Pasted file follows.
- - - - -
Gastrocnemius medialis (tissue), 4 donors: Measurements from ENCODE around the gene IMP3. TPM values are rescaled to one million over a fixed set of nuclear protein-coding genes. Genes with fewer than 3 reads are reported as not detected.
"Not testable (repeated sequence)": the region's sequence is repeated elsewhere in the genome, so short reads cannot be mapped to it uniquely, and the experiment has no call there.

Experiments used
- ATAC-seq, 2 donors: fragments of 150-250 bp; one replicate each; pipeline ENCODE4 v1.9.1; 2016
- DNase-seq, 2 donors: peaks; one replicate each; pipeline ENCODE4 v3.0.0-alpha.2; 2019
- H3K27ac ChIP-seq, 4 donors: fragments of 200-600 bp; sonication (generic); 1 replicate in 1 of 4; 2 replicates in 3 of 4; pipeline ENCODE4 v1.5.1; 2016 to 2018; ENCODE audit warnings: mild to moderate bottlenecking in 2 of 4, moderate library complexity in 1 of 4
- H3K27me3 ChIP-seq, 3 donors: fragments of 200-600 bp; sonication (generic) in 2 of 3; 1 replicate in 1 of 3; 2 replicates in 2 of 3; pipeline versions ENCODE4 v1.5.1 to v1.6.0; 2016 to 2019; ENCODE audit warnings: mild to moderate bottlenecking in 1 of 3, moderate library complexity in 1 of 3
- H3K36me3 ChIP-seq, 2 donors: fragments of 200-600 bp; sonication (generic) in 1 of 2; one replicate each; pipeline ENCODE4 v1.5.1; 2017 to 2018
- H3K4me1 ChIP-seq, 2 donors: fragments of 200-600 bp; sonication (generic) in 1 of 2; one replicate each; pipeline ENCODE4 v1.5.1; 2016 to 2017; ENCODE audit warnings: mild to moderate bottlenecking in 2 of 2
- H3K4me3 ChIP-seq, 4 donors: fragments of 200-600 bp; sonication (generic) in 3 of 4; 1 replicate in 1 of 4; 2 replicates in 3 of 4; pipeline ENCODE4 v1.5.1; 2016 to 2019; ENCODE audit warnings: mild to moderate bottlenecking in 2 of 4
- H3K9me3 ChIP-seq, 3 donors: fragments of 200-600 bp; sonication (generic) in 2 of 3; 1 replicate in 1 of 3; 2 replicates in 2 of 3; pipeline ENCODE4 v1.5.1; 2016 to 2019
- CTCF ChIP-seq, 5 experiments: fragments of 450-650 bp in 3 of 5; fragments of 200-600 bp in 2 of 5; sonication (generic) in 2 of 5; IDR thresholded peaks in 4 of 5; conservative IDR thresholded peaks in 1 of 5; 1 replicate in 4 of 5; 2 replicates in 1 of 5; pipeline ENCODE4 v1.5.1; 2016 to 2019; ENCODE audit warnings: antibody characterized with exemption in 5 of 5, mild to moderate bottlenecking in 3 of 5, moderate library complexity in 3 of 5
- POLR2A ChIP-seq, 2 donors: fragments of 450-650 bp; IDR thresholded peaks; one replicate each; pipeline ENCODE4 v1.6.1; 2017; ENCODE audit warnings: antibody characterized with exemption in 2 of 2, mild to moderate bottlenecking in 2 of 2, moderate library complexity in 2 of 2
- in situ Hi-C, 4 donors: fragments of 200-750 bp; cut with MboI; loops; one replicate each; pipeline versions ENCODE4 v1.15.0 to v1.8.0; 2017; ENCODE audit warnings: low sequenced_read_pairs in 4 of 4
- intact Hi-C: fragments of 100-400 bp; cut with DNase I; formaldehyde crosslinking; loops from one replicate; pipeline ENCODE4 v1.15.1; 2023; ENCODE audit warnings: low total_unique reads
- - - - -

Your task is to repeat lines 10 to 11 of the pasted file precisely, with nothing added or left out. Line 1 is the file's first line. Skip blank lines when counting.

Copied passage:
- H3K4me3 ChIP-seq, 4 donors: fragments of 200-600 bp; sonication (generic) in 3 of 4; 1 replicate in 1 of 4; 2 replicates in 3 of 4; pipeline ENCODE4 v1.5.1; 2016 to 2019; ENCODE audit warnings: mild to moderate bottlenecking in 2 of 4
- H3K9me3 ChIP-seq, 3 donors: fragments of 200-600 bp; sonication (generic) in 2 of 3; 1 replicate in 1 of 3; 2 replicates in 2 of 3; pipeline ENCODE4 v1.5.1; 2016 to 2019